Once you have selected your plot of land you will need a Antler Pickax, This pickax will allow you to terraform the ground beneath you, any pickax will do but this is the earliest pickax that you obtain in the game, also the pickax I used to make my trenches and still use during the writing of this guide.

Once you have obtained your Pickax, it is time to start your trench, Dig a shallow trench around your home to plan the initial layout of your plot. This will allow you the ability to jump in and out of the trench to change and alter the direction of your trench without dying. Please see below the shallowest part of my trench that is currently under construction below.

When you have completed your outline of your trench it is important to make it deeper, I am unaware of the actual height needed to prevent passage of monsters. However I find that its just best to make it as difficult as possible and it usually works with 100% success at preventing Mobs from traversing the terrain. Below is a example from my deep trench (giggity).

After your trench has been dug and completely encircles the plot of land that you have selected, its time to make a walkway that only humans can use. I went with a half bridge that should be built on the side of the trench that your plot of land is on. See below:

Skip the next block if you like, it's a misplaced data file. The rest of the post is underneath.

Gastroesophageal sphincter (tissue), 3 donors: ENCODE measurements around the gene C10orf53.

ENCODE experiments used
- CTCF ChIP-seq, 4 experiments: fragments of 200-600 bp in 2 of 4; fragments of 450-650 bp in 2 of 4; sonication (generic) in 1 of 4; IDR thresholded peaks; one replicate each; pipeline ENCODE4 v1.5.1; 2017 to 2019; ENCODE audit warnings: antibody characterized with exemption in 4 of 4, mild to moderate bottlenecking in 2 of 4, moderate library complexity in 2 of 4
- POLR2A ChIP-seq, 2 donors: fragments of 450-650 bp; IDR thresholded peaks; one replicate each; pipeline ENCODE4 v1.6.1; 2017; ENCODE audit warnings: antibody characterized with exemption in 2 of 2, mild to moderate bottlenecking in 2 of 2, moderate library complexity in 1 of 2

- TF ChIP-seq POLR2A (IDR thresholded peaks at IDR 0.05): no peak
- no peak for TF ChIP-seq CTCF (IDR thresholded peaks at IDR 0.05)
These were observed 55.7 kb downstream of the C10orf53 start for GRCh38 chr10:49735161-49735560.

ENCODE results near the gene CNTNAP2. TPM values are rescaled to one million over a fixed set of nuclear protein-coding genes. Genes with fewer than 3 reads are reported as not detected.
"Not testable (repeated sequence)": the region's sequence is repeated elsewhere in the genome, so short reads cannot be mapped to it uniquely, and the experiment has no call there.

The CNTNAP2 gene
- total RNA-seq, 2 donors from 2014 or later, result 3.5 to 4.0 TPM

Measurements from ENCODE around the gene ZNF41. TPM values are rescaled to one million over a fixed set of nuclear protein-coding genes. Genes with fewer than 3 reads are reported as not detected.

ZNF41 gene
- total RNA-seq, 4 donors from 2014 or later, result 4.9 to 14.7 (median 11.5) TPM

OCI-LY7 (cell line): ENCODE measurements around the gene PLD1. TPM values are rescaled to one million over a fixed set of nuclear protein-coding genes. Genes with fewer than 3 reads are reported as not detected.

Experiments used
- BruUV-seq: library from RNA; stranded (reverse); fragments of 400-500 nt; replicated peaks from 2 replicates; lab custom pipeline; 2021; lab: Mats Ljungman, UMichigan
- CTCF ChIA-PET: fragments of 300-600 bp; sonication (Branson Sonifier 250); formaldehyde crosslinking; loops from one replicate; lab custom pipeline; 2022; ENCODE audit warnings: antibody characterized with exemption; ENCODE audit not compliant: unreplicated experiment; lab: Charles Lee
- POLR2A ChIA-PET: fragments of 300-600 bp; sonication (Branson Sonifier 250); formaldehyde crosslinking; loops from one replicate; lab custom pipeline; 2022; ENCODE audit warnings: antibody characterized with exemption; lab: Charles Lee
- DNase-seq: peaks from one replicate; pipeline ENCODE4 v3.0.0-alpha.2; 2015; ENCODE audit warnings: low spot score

If you did not notice in the picture above, the walkways I built do not reach the other side of the trench, this has to be built this way, if you connect the two pieces of land, mobs will use this walkway as a breach point, and attack your home. However this part in between the walkway and the land opposite my plot is not large enough to be an issue, and even without stamina a small bunny hop will allow a player to safely clear the space in between. See here below another angle of the first plot I build yesterday.